What research of male Y chromosome tells us about genes, disease

Human chromosomes
This undated image made available by the NIH's National Cancer Institute shows the 46 human chromosomes in blue, with telomeres appearing as white points on the ends. Some previous studies have associated having longer telomeres with better health and longer lives. Telomeres haven't been proven to cause those benefits in the general population, but a number of researchers think they may hold secrets for things like longevity and cancer.
AP Photo/NIH, National Cancer Institute, Hesed Padilla-Nash, Thomas Ried

When it comes to the Y chromosome, we know less than one would expect. However, Dr. David Page is on a quest to change that.

As the director of the Whitehead Institute at the Massachusetts Institute of Technology, Page studies the evolution of the Y chromosome and the role that sex plays in the treatment of diseases and disorders.

"I have spent the better part of the last 25 years defending the honor of this small, downtrodden chromosome in the face of numerous insults to its character," Page said during a 2010 talk.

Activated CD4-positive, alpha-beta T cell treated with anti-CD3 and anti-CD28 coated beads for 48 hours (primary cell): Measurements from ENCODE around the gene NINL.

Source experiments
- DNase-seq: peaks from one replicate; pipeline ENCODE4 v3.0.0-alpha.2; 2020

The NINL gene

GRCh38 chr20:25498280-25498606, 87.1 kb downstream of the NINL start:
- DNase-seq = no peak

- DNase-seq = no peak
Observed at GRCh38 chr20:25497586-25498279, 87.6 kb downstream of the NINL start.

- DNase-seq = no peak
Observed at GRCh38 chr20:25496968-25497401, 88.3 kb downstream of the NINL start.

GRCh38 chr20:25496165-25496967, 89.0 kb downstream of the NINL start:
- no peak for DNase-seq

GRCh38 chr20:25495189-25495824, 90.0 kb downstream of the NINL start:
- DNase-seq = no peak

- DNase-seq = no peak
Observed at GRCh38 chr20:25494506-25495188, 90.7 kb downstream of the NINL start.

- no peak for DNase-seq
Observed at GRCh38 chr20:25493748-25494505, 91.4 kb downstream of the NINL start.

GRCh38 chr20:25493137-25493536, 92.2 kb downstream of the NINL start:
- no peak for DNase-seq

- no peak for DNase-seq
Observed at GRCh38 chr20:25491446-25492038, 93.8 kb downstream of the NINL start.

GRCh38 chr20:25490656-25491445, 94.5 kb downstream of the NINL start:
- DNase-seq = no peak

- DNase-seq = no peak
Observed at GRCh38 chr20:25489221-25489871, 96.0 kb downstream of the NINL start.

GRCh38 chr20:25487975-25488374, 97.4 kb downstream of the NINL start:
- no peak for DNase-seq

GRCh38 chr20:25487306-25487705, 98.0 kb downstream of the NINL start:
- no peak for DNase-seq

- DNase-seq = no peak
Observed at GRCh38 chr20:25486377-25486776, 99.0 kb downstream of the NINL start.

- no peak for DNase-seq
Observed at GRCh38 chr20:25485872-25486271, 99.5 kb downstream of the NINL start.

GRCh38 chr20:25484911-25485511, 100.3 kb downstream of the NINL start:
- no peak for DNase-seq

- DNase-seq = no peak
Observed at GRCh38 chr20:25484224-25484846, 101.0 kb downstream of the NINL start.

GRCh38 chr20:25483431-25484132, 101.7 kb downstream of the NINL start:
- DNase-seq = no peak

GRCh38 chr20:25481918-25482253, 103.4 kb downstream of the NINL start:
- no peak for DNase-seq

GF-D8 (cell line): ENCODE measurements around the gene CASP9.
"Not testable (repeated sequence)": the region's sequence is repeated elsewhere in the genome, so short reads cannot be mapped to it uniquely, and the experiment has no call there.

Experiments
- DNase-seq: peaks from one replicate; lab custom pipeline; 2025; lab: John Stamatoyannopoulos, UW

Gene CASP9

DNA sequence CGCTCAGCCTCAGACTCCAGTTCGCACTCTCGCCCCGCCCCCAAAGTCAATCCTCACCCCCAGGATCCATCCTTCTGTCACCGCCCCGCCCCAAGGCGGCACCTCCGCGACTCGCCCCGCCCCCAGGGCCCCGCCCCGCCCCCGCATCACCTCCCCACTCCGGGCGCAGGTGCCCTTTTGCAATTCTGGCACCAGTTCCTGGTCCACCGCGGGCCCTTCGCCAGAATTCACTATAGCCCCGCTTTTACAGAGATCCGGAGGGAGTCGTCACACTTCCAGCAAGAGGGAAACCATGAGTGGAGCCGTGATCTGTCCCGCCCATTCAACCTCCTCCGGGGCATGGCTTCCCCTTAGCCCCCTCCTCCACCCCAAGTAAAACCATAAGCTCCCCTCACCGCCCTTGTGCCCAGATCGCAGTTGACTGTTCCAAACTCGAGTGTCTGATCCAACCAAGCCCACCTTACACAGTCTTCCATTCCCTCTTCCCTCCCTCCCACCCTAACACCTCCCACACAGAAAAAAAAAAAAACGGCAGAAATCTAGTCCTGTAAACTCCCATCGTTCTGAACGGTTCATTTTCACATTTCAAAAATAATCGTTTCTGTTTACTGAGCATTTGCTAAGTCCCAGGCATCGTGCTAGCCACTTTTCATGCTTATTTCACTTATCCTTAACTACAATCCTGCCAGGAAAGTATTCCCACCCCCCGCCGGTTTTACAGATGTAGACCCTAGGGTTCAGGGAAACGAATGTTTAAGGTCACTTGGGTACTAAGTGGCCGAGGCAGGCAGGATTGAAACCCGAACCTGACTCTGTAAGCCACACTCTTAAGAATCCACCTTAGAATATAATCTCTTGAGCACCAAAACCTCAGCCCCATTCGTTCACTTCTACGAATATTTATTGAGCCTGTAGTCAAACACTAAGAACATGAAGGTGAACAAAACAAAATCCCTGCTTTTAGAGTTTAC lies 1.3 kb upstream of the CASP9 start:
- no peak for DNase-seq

More from The New York Times:

"Throughout human bodies, the cells of males and females are biochemically different," Dr. Page said. The genome may be controlled slightly differently because of this variation in the 12 regulatory genes, which he thinks could contribute to the differing incidence of many diseases in men and women.

Differences between male and female tissues are often attributed to the powerful influence of sex hormones. But now that the 12 regulatory genes are known to be active throughout the body, there is clearly an intrinsic difference in male and female cells even before the sex hormones are brought into play.

"We are only beginning to understand the full extent of the differences in molecular biology of males and females," Andrew Clark, a geneticist at Cornell University, wrote in a commentary in Nature on the two reports.

Page joins The Daily Circuit to tell us the latest research on the Y chromosome and what we can expect to learn in future studies.

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